Literary journalism must, I suppose by definition, appeal to a marginal and as it is often claimed, shrinking audience. Thus it apparently behooves its practitioners to offer up a variety ofarguable and contestable theories so as to attract an audience and whatever follows from that. Recently, I came across a reference to an article by Salon senior editor and literary eminence gris’ Laura Miller claiming that “today’s most exciting crime novelists are women.” A stance, it can not go unsaid, I found so silly that I had to try to read the offending column for both its reasoning and to double check that a critic as eminent as MS Miller actually claimed its byline.
Firstly, the writers she singles out are certainly a talented gaggle (she did leave out at least two very talented women (Laura McHugh and Attica Locke, who are at least the peers of Miller’s anointed.)On the other hand, perhaps Miller felt that naming four writers made her case.
Secondly, MS Miller is a savvy and experienced and no doubt intelligent commentator who one would expect would understand the dangers of using superlatives like ‘best’, ‘greatest’, ‘hottest’ in literary conversations (except when preceded by a personal possessive). What then is one to make of the phrase ‘most exciting crime novelists are women’? It is the case that women writers of all stripes are given short shrift in the main organs of the literary arena (every once in a while a diligent and enterprising writer will spend time breaking down the percentage of reviews by gender at the The New York Times and the New Yorker>.So if MS Miller is trying to level the playing fields in some way I suppose one ought to commend her. On the other hand her claim does do a disservice to the other writers who are doing fine work in the disrespected category of genre literature (genre seems to be synonym for ‘non literary’).Now I will stipulate that often the crime series like John D MacDonald’s Travis Magee, Robert Parker’s Spenser novels or even Micheal Connelly’s Harry Bosch’s novels (Parker is among the deceased writers now undergoing a kind of reductio ad absurdum by being written by living writers)are seem formulaic and predictable. It should be noted that Baltimore’s gift to story telling Laura Lippman, does her best work not with her series but with her stand alone novels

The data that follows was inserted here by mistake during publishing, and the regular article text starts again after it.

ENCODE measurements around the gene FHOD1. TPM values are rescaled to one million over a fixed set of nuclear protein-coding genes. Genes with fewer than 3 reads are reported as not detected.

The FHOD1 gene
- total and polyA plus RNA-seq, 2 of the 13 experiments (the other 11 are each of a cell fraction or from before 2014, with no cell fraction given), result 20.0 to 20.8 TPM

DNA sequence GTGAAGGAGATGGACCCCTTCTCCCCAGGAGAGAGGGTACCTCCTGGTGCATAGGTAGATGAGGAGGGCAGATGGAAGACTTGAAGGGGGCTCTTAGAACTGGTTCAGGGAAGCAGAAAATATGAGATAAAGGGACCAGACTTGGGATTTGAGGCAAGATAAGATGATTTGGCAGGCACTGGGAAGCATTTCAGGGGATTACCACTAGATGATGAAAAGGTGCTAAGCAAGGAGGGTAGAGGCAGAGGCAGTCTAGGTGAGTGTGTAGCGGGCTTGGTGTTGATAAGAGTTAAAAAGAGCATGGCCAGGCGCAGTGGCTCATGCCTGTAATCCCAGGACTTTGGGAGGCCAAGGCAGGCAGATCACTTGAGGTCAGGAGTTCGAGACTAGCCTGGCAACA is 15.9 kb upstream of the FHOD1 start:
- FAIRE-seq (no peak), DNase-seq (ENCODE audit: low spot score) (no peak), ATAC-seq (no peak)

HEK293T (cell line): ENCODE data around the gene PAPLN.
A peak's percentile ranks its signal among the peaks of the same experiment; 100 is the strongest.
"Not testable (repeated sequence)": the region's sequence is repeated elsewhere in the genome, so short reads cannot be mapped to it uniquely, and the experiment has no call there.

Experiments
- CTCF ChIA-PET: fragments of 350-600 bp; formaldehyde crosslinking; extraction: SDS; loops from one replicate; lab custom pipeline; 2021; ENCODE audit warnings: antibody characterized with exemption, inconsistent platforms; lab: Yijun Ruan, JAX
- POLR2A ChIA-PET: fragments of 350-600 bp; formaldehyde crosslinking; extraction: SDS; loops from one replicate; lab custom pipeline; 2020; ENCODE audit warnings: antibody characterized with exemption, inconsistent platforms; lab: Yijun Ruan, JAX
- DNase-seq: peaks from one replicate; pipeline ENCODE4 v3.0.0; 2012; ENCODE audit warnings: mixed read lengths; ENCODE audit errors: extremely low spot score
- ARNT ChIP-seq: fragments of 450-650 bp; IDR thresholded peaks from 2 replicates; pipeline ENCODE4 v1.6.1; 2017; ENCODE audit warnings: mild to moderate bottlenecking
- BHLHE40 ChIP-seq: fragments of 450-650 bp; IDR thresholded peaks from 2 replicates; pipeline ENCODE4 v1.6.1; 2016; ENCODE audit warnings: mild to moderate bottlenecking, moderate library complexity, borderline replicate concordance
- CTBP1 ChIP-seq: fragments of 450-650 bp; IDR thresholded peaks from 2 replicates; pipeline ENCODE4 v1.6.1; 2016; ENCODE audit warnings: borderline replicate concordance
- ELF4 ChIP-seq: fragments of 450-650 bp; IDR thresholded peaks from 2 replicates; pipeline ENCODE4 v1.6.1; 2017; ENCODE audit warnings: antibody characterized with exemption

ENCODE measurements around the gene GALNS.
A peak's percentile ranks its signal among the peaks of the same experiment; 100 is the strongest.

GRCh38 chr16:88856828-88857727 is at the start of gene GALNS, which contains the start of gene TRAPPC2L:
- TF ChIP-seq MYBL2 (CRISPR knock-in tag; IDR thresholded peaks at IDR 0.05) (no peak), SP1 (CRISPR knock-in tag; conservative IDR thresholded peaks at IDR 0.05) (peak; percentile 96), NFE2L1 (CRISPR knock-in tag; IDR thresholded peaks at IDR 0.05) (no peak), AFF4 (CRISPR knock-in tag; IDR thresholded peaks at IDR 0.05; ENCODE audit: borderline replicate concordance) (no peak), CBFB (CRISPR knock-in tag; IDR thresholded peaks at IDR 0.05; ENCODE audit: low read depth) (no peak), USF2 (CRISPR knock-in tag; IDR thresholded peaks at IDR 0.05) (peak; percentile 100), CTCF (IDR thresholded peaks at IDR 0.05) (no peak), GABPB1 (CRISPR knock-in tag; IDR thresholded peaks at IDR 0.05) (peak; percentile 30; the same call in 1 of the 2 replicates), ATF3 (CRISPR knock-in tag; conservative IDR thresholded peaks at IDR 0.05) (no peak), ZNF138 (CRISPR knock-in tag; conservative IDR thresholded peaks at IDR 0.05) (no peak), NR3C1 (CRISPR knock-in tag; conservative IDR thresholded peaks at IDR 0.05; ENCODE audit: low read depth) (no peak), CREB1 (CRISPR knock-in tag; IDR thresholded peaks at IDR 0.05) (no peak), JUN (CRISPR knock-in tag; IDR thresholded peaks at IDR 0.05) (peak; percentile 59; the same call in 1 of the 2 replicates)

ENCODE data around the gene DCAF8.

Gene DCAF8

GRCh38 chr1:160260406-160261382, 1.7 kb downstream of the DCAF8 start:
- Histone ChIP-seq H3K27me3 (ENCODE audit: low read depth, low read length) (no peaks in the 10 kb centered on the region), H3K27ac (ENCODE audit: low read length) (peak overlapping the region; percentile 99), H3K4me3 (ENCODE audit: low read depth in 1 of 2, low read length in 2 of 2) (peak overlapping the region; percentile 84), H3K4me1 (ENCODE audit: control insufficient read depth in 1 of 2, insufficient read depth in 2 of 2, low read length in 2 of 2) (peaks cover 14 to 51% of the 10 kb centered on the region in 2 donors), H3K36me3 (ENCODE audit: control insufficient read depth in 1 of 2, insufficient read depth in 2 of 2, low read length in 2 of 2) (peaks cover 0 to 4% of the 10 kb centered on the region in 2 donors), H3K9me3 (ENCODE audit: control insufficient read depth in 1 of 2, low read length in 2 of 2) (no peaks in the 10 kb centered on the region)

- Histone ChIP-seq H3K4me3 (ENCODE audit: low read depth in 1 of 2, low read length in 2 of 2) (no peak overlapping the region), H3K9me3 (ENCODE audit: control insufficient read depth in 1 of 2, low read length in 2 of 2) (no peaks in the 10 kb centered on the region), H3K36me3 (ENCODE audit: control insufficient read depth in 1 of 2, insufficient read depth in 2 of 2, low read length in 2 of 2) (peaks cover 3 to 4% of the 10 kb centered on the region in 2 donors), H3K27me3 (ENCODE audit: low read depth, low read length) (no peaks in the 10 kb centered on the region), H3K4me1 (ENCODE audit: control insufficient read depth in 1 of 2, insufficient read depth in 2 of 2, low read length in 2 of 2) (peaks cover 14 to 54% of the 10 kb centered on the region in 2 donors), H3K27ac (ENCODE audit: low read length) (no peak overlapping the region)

So in the name of all that is fair and decent in the world, here’s a short list of fine crime story writers: John Lawton(Sweet Sunday, Then We Take Berlin),George Pelacanos, Benjamin Black, Edward Delaney(Broken Irish), Stuart Neville, Jo Nesbo, James Lee Burke,Tom ROB SMITH, Elmore Leonard(Out of Sight),Charlie Huston(The Mystic Arts of Erasing All Signs of Death, Sleepless), Thomas Perry(Butcher’s Boy, Sleeping Dogs), Philip Kerr
(A Philosophical Investigation), Olen Stenhauser, Ace Atkins, Charles McCarry (The Miernik Dossier Shelley’s Heart), Attica Locke (Black Water Rising), Charles Smith(Men in Miami Hotels), James Ellroy (Underworld USA trilogy), Tom Bouman(Dry Bones in the Valley), John Fusco(Dog Beach),Robert Stone(Death of the Black-Haired Girl)and Don Winslow(The Power of the Dog).
Currently reading Can’t We Talk about Something More Pleasant?: A Memoir by Roz Chast (Bloomsbury)